The Government has announced that the Statutory Sick Pay Rebate Scheme will be closed. This means employers won’t be able claim back any statutory sick pay (SSP), paid to employees absent for Covid-19-related reasons.
This temporary scheme was created to assist small and medium-sized employers who are experiencing a higher level of sick absences due to Covid-19. Employers could claim back up 2 weeks of SSP paid by the Scheme to their employees.

To be eligible, an employer must be located in the UK, have less than 250 employees, and have a PAYE payroll system as of 30/11/2021. Although the employee was not required to have been positive for Covid-19, they had to be absent from work due to Covid-19. The NHS may have sent an employee to self-isolate, but they may not have given a positive Covid-19 test.

For coronavirus-related absences that begin after 17 March, the SSPRS will be removed. Employers will have 24 March to file any new claims or amend their existing ones. The pre-pandemic arrangements will return, removing employees’ right to SSP starting on the first day of absence. This will also mark the end of SSP in the case of asymptomatic workers. This is part of the “Living with Covid” plan, announced at last week’s start.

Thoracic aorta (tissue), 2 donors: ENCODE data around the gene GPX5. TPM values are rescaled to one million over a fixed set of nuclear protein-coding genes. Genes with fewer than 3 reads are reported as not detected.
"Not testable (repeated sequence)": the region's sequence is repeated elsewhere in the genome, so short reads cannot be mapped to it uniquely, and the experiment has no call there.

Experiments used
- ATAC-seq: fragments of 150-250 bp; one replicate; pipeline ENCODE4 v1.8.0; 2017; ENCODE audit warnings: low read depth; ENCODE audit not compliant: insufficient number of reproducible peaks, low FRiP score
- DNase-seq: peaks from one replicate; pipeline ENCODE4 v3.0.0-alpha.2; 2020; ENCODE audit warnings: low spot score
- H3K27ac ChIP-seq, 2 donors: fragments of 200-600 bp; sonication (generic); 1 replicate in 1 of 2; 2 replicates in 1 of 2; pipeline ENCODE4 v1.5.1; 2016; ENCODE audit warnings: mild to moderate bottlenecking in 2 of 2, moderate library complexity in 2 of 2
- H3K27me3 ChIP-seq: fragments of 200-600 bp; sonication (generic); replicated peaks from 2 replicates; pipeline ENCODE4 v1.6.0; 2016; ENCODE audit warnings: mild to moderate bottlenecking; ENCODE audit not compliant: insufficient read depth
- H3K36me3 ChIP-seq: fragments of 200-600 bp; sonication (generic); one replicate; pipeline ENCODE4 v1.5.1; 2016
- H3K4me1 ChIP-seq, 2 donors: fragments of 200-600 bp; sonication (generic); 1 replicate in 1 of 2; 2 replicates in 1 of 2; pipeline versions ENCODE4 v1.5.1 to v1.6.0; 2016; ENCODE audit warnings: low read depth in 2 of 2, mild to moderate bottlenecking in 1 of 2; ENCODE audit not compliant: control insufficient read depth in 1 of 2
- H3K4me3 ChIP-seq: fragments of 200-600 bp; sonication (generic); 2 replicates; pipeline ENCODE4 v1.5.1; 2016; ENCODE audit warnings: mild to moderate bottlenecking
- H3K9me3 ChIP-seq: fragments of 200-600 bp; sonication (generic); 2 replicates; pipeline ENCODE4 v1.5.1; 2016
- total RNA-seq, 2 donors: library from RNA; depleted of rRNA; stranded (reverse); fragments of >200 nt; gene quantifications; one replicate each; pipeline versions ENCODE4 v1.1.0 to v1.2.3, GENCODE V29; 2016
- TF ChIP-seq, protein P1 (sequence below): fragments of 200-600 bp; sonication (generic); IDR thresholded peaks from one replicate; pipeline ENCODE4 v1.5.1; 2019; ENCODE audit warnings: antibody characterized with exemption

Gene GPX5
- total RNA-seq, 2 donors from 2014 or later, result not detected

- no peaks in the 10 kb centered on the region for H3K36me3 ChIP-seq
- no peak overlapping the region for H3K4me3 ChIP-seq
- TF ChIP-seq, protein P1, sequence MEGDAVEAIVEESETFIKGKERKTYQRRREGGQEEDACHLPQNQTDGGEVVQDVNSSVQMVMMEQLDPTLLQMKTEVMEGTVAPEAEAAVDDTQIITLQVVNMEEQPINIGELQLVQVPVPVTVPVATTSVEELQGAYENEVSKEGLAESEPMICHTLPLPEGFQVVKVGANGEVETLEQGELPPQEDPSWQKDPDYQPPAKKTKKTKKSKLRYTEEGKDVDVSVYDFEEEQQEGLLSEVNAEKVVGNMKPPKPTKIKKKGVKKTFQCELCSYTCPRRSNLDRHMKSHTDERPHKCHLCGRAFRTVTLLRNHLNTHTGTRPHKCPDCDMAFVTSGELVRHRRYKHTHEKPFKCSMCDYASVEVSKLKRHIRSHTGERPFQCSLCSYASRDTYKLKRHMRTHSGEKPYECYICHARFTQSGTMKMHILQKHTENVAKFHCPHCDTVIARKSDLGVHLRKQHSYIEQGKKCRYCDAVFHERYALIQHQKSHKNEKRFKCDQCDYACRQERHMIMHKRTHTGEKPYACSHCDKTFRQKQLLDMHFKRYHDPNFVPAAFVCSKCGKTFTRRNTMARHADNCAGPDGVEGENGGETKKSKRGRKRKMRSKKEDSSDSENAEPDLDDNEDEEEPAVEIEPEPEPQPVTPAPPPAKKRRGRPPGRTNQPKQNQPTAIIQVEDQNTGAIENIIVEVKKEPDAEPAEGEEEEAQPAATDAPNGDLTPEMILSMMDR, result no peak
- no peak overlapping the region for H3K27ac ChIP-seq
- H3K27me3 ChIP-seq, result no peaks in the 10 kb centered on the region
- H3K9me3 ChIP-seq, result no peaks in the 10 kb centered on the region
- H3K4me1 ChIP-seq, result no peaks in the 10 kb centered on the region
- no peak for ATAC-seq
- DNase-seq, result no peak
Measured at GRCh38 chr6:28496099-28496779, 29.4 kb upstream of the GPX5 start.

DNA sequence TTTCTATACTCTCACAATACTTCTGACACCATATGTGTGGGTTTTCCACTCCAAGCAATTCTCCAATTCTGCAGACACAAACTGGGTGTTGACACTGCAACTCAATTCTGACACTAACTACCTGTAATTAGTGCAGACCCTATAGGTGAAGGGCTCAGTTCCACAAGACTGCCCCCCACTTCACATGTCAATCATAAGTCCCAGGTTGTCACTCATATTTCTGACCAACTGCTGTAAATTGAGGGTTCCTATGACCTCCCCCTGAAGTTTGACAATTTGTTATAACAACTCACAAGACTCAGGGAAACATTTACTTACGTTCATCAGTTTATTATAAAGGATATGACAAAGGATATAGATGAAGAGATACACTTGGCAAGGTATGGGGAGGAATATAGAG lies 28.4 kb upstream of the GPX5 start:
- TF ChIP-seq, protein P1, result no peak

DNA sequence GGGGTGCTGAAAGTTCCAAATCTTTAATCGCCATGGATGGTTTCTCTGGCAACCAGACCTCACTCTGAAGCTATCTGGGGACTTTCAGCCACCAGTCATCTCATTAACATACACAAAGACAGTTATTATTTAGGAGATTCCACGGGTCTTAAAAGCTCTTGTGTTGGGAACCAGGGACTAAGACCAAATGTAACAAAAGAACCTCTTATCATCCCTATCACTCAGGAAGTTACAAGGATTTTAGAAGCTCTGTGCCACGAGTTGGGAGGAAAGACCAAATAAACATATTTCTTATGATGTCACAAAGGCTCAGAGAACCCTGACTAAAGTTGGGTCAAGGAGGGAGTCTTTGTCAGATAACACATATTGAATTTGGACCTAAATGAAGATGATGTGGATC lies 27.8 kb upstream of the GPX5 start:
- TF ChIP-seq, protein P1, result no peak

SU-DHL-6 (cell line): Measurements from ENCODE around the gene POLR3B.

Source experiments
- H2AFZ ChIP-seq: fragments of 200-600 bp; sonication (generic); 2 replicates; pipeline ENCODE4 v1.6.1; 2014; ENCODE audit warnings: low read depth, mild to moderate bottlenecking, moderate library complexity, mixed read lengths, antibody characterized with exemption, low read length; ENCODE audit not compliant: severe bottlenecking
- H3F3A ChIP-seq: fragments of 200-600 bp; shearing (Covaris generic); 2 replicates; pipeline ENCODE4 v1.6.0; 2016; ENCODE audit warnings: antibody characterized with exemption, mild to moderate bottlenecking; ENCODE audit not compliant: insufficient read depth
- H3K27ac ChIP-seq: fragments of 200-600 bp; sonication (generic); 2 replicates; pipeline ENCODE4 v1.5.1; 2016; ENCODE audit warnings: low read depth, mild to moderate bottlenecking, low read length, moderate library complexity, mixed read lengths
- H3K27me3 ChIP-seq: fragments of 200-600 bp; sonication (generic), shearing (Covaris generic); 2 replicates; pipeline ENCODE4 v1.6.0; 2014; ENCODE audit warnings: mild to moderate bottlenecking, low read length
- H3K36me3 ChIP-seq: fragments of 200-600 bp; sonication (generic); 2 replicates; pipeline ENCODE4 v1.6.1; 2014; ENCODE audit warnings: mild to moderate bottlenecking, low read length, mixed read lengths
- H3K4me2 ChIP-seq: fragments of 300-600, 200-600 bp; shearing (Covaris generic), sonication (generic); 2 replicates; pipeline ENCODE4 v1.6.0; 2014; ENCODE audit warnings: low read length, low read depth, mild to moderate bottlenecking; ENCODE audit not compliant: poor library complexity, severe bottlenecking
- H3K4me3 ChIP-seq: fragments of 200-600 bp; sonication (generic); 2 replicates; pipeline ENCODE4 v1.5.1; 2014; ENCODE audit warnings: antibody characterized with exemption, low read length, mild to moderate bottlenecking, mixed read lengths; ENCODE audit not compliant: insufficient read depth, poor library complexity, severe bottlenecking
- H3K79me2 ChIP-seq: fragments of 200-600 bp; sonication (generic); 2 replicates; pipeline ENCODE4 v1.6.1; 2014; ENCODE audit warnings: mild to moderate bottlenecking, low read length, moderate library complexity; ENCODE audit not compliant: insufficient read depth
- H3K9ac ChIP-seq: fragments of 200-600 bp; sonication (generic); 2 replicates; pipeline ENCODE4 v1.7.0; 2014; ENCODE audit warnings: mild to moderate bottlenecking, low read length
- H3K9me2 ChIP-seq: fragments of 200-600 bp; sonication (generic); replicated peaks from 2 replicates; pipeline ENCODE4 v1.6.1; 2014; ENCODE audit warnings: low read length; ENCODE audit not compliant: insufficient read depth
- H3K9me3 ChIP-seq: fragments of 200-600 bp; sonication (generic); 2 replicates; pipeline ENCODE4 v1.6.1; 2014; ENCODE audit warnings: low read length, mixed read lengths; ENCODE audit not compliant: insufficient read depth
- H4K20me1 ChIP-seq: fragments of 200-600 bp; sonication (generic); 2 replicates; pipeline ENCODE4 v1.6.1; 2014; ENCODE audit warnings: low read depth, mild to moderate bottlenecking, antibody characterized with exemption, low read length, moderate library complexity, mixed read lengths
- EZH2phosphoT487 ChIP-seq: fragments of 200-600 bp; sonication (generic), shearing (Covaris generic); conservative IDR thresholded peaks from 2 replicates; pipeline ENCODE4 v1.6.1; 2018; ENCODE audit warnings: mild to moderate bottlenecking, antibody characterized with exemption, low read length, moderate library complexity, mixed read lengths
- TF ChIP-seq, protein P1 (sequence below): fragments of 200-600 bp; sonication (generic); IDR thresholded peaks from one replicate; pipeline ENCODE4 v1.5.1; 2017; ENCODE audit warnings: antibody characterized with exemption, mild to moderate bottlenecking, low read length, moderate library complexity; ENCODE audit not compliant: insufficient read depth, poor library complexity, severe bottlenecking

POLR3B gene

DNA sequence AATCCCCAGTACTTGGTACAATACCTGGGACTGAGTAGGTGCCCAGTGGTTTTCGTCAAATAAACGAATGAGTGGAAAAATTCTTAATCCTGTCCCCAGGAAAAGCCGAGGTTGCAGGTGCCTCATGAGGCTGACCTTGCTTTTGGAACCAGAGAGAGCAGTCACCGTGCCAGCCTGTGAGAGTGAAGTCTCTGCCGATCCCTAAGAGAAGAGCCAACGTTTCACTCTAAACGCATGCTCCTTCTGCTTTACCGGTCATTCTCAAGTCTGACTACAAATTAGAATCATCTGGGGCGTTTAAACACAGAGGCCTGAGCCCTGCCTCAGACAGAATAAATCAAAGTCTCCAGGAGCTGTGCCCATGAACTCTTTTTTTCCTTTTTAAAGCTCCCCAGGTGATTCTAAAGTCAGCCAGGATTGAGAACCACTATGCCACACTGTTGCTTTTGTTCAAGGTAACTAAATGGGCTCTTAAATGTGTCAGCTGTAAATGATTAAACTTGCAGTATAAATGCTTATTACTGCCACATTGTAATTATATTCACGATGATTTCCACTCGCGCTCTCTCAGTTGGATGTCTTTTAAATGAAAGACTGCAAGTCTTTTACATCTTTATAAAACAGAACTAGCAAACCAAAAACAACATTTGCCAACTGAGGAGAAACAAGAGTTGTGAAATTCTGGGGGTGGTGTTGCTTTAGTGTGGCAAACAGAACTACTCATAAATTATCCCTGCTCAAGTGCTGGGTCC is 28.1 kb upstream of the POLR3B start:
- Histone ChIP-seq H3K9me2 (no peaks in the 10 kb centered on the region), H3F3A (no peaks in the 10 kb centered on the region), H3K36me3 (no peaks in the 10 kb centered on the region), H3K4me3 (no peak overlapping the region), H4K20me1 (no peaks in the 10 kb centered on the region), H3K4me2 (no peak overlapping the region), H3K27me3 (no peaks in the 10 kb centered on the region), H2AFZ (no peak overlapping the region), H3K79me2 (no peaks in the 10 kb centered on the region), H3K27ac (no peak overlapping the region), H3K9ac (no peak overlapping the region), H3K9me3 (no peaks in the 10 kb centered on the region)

The Federation of Small Businesses (Federation of Small Businesses) and the Trades Union Congress jointly called for the UK Chancellor’s permanent financial assistance for small and medium-sized businesses. They also asked him to expand the support to all sickness absences, not just those related to Covid-19. The two organizations wrote an open letter to Rishi sunak asking the Government to “review the issue” in light of “new awareness” about the importance of protecting workers’ health.

The UK will be moving to Covid. It might say goodbye to the Statutory sick pay Rebate Scheme, but it’s ‘hello!’ to a new way to look at the role and impact of statutory sickness pay on the UK’s workforce’s health.